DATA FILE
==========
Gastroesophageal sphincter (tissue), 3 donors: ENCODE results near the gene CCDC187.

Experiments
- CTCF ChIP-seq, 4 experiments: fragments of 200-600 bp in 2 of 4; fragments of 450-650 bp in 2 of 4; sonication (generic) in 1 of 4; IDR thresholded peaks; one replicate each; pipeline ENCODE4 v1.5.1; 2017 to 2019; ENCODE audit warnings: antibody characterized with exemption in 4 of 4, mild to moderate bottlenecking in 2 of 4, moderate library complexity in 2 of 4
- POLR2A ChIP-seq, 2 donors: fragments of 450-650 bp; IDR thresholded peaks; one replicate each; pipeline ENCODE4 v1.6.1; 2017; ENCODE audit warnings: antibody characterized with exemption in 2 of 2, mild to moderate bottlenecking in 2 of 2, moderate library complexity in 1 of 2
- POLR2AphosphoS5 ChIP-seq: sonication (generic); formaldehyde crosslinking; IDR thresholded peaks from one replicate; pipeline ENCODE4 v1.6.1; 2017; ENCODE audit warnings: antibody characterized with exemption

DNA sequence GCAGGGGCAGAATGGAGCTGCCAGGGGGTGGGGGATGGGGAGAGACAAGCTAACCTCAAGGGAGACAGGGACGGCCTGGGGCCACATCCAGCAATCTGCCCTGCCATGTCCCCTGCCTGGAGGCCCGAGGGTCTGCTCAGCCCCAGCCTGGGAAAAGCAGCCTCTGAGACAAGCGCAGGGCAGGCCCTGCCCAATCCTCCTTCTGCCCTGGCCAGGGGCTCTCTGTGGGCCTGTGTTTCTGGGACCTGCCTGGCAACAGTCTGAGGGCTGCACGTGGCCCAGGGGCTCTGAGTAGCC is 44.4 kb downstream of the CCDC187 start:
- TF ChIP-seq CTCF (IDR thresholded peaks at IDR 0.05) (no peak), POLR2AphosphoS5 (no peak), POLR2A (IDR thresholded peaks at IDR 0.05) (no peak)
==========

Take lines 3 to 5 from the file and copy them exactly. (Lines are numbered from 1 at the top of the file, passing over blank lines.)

- CTCF ChIP-seq, 4 experiments: fragments of 200-600 bp in 2 of 4; fragments of 450-650 bp in 2 of 4; sonication (generic) in 1 of 4; IDR thresholded peaks; one replicate each; pipeline ENCODE4 v1.5.1; 2017 to 2019; ENCODE audit warnings: antibody characterized with exemption in 4 of 4, mild to moderate bottlenecking in 2 of 4, moderate library complexity in 2 of 4
- POLR2A ChIP-seq, 2 donors: fragments of 450-650 bp; IDR thresholded peaks; one replicate each; pipeline ENCODE4 v1.6.1; 2017; ENCODE audit warnings: antibody characterized with exemption in 2 of 2, mild to moderate bottlenecking in 2 of 2, moderate library complexity in 1 of 2
- POLR2AphosphoS5 ChIP-seq: sonication (generic); formaldehyde crosslinking; IDR thresholded peaks from one replicate; pipeline ENCODE4 v1.6.1; 2017; ENCODE audit warnings: antibody characterized with exemption